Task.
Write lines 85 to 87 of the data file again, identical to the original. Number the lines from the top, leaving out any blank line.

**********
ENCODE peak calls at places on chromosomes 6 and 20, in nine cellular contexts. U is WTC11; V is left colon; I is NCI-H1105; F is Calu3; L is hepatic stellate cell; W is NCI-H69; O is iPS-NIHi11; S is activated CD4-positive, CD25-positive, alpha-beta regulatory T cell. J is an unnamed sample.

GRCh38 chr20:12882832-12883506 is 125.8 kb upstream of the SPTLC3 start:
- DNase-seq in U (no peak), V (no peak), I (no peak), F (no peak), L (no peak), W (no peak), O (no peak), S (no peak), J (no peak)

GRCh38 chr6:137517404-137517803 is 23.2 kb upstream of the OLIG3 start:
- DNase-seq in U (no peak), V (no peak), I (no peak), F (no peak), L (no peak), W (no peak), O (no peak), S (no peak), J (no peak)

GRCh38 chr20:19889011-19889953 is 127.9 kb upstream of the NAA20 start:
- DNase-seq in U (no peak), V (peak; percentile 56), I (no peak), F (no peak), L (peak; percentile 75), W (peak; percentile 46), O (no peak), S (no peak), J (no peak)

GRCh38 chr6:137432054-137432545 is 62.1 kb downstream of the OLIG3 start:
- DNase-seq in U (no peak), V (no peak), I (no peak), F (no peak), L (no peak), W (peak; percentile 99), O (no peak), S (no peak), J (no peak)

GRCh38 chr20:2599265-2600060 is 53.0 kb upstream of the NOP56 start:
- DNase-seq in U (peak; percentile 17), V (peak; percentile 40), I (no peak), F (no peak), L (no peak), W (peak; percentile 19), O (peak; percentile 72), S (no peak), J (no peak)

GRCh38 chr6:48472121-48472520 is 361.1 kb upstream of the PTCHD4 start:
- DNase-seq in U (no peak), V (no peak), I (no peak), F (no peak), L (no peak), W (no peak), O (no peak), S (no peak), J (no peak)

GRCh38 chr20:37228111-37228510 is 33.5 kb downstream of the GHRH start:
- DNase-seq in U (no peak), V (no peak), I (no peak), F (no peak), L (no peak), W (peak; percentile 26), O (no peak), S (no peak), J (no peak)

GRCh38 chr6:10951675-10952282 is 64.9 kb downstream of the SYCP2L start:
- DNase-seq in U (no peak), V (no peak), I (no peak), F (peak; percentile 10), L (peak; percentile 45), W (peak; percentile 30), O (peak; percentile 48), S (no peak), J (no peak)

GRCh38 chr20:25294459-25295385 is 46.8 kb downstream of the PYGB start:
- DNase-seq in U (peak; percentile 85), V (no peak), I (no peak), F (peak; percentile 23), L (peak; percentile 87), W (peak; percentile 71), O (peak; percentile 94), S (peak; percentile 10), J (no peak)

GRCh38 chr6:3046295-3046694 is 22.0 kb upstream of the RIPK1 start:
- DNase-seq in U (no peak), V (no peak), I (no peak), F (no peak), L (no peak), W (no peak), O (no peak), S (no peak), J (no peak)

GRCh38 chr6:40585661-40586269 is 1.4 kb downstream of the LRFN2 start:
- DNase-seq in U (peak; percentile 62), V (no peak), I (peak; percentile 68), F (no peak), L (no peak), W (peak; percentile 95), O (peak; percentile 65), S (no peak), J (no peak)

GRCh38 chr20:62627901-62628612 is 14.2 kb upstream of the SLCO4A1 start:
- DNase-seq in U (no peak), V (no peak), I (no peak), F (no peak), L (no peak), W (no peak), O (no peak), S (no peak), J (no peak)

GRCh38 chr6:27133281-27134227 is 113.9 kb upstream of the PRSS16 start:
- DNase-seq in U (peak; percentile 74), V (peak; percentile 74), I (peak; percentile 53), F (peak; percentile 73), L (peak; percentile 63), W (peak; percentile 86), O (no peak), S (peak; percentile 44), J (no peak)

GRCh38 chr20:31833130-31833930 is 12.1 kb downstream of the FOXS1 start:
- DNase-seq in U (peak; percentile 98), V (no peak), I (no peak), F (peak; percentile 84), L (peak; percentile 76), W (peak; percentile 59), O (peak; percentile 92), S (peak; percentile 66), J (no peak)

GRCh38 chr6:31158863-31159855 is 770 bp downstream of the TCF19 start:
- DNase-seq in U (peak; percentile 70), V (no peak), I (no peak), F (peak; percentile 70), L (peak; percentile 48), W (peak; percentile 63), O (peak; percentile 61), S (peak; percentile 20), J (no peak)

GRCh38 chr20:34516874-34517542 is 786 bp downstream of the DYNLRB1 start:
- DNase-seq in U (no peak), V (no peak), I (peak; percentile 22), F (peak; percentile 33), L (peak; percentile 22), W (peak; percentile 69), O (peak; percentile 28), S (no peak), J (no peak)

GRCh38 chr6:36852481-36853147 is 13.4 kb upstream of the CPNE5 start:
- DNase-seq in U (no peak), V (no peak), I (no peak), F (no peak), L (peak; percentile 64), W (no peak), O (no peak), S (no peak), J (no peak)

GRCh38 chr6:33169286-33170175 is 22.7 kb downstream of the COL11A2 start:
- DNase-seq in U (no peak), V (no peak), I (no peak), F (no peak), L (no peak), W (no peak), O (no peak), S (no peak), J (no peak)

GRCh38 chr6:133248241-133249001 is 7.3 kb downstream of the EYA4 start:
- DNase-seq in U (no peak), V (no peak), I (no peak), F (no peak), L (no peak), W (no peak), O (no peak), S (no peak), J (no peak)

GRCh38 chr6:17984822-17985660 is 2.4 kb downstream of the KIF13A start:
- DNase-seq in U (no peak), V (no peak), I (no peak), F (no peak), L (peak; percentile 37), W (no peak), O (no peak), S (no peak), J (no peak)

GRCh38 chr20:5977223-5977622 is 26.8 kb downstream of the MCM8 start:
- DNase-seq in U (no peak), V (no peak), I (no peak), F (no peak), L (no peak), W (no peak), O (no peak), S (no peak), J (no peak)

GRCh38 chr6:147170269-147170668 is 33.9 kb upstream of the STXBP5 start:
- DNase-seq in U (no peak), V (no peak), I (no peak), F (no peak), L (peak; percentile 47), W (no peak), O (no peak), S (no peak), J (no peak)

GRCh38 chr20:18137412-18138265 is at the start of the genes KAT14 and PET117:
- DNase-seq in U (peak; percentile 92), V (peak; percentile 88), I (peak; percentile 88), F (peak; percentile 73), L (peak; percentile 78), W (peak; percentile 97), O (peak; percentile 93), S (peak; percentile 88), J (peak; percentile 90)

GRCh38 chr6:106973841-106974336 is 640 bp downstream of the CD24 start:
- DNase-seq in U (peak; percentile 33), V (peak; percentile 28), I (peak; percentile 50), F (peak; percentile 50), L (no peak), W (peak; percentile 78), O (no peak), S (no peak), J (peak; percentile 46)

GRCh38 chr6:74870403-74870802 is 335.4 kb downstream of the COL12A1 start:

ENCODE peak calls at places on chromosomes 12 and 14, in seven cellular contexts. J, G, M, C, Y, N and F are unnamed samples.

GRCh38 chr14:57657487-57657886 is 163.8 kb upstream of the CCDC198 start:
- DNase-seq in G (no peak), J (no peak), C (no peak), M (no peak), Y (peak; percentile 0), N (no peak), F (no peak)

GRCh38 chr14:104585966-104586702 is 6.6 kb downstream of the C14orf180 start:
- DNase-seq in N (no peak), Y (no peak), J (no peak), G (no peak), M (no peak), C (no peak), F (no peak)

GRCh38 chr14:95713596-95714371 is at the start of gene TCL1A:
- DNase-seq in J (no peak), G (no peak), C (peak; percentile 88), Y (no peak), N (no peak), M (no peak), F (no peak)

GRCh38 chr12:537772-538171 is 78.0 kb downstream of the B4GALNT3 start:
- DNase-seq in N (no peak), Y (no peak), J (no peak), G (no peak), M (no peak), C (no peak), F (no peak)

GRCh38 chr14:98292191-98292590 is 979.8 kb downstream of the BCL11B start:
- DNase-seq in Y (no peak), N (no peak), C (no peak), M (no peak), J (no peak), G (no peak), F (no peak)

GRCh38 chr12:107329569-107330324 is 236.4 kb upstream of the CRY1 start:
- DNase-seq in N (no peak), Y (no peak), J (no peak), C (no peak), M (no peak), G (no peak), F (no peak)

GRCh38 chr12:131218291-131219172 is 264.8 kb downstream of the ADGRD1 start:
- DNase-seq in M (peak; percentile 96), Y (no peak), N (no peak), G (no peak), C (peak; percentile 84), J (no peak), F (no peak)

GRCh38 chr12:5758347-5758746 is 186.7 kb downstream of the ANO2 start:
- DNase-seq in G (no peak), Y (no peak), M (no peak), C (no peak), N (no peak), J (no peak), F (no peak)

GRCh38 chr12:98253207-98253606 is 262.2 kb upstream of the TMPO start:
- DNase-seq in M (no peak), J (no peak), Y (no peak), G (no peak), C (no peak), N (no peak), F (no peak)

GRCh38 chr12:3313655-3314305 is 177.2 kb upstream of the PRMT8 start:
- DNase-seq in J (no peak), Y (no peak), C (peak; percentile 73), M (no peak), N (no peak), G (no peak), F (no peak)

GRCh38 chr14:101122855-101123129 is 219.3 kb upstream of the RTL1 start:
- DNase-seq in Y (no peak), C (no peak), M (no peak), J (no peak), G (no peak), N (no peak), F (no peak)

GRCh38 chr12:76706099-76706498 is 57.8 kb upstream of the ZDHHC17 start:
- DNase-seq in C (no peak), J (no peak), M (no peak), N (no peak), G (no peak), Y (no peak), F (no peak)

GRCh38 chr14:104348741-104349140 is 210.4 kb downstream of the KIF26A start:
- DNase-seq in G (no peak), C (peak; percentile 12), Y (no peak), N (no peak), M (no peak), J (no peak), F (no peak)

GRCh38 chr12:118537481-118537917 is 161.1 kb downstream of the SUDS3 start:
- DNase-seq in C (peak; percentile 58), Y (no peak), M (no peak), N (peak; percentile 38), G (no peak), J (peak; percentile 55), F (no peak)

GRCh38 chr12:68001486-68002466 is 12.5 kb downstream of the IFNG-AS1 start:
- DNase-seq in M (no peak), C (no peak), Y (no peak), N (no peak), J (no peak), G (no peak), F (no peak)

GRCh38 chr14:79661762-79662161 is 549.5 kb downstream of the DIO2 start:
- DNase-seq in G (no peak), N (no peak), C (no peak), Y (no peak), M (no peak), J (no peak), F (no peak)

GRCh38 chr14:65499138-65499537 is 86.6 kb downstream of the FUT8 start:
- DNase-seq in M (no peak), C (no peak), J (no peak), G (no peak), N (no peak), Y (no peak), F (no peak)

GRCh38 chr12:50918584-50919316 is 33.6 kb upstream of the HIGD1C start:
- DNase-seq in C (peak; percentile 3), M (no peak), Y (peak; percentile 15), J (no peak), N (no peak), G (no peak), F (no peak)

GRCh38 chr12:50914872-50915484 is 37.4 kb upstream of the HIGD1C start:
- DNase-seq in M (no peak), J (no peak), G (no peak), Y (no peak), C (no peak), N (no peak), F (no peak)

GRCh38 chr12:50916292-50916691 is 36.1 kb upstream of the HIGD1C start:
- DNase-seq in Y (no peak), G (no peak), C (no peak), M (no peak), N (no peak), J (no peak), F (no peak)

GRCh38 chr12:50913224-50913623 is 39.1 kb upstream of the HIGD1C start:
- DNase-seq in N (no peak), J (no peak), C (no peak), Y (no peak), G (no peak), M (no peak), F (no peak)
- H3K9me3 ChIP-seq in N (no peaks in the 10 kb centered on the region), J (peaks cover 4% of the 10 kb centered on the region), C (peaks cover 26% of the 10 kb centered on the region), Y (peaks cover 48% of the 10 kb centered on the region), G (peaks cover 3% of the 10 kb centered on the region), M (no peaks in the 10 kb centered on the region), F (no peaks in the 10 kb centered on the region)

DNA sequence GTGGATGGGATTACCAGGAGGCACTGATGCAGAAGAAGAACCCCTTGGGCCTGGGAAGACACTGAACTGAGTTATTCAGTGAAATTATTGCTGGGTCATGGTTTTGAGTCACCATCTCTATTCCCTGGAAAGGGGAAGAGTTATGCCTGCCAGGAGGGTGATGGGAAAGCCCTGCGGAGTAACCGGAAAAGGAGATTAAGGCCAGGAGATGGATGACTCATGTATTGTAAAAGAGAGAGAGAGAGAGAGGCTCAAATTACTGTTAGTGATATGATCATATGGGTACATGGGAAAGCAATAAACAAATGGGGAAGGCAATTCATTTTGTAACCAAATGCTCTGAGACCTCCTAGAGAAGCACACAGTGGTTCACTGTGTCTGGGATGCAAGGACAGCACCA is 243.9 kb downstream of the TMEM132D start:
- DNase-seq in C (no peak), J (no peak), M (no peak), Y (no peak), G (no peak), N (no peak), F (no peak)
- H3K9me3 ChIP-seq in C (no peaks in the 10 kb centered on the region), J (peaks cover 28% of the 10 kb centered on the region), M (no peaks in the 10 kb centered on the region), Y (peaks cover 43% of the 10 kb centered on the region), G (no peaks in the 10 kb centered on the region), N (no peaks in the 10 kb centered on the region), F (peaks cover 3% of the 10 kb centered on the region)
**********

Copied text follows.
- DNase-seq in M (no peak), C (no peak), J (no peak), G (no peak), N (no peak), Y (no peak), F (no peak)

GRCh38 chr12:50918584-50919316 is 33.6 kb upstream of the HIGD1C start:
- DNase-seq in C (peak; percentile 3), M (no peak), Y (peak; percentile 15), J (no peak), N (no peak), G (no peak), F (no peak)